Win/Win for New Converged Infrastructure?

By Mandy Blackburn, Operations Director at Roscom.

If you’re a network provider the idea of the new converged infrastructure where everything from voice, messaging, on-demand TV and broadcast services are provided through one channel i.e. your IP network, is probably your ideal way of delivering services. But with so many legacy systems still in use, will the change work for everyone?

From a technology point of view having to maintain old legacy equipment alongside contemporary IP networks is costly and inefficient. IP can do the job of both the old and the new. By converging all services onto one platform it creates savings and is more efficient.

However the network still has to support legacy equipment owned and used by customers. For example fixed line telephones, fax machines, ISDN PABXs, credit card terminals, analogue modems, textphones and legacy video conferencing systems all rely on this circuit-switched infrastructure.

But before we kick out the old and bring in the new, we should remember many users still rely on these devices which have been quietly and reliably doing their job for the past few decades.

The move to a converged infrastructure may allow network operators to ultimately remove their legacy circuit-switched apparatus, much of which is reaching the end of its serviceable life, but unless you can deliver a service for the consumer which is as good, if not better, network operators could find themselves with an increased number of complaints.

It’s not just the consumer who might take an interest in the switchover – particularly during the transition period. The regulators will want reassurance about service quality and price. Questions will be asked if your landline suffers audio issues when you are streaming your favourite TV programme.

With this in mind, network operators are turning to various types of adaptors. Often deployed as Customer Premises Equipment (CPE), these devices talk to modern switching systems via contemporary packet-switched networks on the provider side. At the same they are also providing legacy telephony interfaces on the customer-facing side. These are used to bridge the technology gap between modern networks and legacy equipment.

These devices have a difficult job - they must provide interfaces that are functionally identical (logically, operationally and electrically) to their circuit-switched predecessors while often using nothing but an IP-based uplink to do so.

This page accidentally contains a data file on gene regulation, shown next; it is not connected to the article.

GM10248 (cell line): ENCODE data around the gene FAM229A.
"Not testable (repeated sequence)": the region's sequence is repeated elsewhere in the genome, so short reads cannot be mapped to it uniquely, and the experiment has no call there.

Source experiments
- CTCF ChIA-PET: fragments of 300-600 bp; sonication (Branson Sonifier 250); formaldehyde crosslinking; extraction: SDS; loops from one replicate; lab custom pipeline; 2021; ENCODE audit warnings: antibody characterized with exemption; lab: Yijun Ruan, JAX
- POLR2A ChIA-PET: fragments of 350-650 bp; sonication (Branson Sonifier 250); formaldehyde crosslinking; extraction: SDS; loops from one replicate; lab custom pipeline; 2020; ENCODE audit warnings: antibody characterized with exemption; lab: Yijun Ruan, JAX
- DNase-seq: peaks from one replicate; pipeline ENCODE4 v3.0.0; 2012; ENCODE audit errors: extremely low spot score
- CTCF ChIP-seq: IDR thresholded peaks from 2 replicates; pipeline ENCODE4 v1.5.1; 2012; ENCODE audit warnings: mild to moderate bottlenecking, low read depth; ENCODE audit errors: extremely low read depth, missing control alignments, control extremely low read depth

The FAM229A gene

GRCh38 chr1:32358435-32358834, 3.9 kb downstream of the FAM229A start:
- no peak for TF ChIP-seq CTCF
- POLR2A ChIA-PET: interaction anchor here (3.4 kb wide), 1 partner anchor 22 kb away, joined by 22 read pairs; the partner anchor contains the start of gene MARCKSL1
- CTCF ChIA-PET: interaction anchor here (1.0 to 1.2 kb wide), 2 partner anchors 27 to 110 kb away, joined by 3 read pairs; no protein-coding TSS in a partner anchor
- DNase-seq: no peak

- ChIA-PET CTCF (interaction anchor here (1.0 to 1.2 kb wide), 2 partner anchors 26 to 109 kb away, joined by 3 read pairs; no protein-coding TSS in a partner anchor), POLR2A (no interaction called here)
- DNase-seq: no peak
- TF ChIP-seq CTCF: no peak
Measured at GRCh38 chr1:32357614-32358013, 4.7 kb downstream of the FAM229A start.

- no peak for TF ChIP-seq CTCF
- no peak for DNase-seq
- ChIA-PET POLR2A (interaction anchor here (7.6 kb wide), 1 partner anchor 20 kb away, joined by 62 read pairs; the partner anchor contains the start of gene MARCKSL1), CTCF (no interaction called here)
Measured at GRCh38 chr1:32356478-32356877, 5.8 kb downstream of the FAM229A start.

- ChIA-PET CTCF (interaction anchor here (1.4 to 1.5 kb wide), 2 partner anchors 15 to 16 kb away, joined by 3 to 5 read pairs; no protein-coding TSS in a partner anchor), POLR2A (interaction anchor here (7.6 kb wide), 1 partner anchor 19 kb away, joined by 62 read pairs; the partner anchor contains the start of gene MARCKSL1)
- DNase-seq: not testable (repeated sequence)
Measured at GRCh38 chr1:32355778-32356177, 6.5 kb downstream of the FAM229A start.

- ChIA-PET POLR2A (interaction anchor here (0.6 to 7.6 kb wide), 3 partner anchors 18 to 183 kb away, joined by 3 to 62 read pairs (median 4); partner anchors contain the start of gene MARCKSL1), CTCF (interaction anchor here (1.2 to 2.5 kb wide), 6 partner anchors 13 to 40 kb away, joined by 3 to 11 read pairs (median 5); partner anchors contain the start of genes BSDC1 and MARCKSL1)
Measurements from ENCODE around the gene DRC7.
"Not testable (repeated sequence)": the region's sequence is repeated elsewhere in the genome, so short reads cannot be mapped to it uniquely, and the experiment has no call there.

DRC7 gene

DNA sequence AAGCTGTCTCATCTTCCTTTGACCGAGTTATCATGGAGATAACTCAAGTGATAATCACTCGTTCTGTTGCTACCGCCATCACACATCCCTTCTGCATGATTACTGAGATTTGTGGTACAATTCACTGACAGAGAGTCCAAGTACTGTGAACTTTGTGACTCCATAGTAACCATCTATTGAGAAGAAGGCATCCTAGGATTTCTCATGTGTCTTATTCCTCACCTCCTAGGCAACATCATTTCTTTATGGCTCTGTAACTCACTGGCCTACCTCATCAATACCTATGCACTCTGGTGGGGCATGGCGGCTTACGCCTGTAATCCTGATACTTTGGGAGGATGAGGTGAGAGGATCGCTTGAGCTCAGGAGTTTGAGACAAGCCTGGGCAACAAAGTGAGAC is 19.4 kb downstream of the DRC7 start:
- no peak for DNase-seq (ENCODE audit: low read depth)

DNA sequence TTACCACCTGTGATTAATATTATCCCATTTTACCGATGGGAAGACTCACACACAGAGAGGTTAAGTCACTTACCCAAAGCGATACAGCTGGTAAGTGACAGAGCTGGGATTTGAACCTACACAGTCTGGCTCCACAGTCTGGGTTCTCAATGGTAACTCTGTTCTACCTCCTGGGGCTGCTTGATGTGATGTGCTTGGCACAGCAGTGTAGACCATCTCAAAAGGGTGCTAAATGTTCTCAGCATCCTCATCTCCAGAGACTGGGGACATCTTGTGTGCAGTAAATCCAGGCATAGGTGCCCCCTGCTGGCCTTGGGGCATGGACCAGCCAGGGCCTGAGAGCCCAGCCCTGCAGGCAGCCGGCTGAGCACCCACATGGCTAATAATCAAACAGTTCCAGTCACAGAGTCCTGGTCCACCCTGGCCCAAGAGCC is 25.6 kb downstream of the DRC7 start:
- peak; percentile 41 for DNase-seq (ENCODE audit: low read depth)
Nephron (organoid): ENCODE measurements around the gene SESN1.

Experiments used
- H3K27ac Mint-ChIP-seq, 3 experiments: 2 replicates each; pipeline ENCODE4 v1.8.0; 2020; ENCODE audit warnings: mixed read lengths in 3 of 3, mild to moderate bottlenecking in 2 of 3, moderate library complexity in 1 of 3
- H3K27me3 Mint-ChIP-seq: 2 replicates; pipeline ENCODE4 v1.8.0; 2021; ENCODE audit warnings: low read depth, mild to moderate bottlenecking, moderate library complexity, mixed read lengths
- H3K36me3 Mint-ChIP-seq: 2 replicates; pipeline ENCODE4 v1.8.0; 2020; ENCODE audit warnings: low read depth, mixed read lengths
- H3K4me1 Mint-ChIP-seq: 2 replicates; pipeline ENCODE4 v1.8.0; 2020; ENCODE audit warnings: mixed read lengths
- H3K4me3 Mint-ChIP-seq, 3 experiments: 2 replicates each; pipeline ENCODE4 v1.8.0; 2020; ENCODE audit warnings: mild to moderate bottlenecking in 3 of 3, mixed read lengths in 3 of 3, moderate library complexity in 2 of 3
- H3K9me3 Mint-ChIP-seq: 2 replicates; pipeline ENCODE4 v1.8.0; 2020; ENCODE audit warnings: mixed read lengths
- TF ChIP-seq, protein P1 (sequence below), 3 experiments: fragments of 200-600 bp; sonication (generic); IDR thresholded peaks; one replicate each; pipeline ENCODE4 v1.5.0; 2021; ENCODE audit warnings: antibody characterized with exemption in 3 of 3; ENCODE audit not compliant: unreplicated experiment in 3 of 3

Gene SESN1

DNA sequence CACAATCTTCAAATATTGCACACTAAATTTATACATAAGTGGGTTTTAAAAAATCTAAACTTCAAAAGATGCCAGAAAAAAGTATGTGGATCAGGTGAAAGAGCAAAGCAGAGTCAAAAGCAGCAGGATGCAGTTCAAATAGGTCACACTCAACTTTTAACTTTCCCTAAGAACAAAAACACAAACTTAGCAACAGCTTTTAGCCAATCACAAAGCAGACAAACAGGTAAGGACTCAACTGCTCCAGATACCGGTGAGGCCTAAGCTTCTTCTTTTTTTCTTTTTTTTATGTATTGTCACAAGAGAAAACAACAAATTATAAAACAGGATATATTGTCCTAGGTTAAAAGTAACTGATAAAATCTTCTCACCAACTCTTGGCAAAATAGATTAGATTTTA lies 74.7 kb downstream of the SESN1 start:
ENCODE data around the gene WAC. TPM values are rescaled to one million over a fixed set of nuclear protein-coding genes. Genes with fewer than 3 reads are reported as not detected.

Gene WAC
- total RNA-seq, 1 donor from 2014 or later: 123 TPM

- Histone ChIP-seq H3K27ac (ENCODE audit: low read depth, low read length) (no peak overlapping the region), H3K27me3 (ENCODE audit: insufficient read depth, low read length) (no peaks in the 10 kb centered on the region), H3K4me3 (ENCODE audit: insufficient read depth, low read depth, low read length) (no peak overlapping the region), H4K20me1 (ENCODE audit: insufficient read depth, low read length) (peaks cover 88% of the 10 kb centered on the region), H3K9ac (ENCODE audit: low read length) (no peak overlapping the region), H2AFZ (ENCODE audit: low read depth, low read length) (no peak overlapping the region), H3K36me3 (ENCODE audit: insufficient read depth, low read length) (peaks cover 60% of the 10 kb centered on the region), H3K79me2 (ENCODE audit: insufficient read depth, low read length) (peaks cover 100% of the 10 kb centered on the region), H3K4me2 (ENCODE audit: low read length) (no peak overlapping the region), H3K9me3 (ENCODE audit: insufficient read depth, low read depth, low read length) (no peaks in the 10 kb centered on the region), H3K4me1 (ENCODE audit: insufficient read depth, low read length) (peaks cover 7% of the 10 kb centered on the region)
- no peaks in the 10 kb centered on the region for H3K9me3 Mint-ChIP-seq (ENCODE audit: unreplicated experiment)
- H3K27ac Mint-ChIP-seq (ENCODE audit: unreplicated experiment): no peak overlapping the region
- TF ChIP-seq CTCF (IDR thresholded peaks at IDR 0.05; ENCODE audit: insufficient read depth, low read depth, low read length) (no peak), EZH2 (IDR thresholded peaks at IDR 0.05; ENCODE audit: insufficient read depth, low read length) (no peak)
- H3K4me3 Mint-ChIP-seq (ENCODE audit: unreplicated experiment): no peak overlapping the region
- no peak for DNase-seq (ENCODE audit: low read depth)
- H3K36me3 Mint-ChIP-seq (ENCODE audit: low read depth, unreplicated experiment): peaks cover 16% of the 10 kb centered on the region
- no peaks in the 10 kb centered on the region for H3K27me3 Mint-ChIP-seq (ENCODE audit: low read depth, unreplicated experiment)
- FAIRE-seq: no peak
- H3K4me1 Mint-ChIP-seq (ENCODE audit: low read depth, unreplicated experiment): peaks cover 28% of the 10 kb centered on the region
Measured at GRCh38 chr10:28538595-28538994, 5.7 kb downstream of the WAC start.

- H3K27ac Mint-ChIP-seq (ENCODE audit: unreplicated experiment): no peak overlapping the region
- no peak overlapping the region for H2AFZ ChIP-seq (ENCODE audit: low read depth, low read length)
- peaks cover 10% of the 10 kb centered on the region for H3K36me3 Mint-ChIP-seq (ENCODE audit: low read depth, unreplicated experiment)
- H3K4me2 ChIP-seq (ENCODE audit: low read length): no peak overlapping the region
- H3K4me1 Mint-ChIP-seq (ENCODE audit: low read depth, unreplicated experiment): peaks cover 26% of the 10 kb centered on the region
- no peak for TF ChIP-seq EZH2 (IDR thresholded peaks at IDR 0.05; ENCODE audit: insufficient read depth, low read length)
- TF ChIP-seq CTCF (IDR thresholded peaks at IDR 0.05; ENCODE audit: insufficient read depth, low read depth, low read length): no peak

Given that the last generation of legacy networks have set the bar extremely high with regards to things like call set-up time, audio quality and deterministic operation, how do these new devices behave?

Does a voice call end the instant its simulated PSTN line goes on-hook? Can a textphone establish a modem connection? Is the video data from an ISDN30 video conferencing system conveyed across the network correctly? Is the audio from a remote studio session using an ISDN audio codec glitch and jitter-free? Do many simultaneous calls from a simulated PRI line all create an appropriate billing record? Is the analogue caller ID presented correctly to a display equipped phone?

What's more, whilst regulation has yet to fully catch up with modern packet-switched services, the frameworks around legacy offerings are both mature and strict.

It’s not just a regulation issue but one of finance too. When does the clock start in terms of billing? If it takes an additional half a second between the call being picked up and hearing the person on the other end speak, this is a potential loss of revenue. Conversely charge too soon i.e. before the connection is made and operators could be accused of overcharging – a misdemeanour which will put them in front of the regulators.

The only way to a smooth transition, keeping both the customers and regulators onside, is to ensure metering and billing accuracy, compliance and network reliability. That means not just metering calls but making sure when the so-called accurate measurements are based on the correct calibrated figures. If not the sums simply won’t add up.

At Roscom our design engineers have been looking at the issue for some time with our Osprey and Merlin platforms. Both can exercise the new CPE device as well as their integration with the telco’s IMS (IP-based Multimedia Subsystem) to ensure the old and the new can work together seamlessly.

No-one likes change. But if you keep in mind your obligations to the users of the technology as well as your desire to update it, you stand more ensuring the new converged infrastructure is a win/win for everyone.

Mandy Blackburn, Operations Director at Roscom.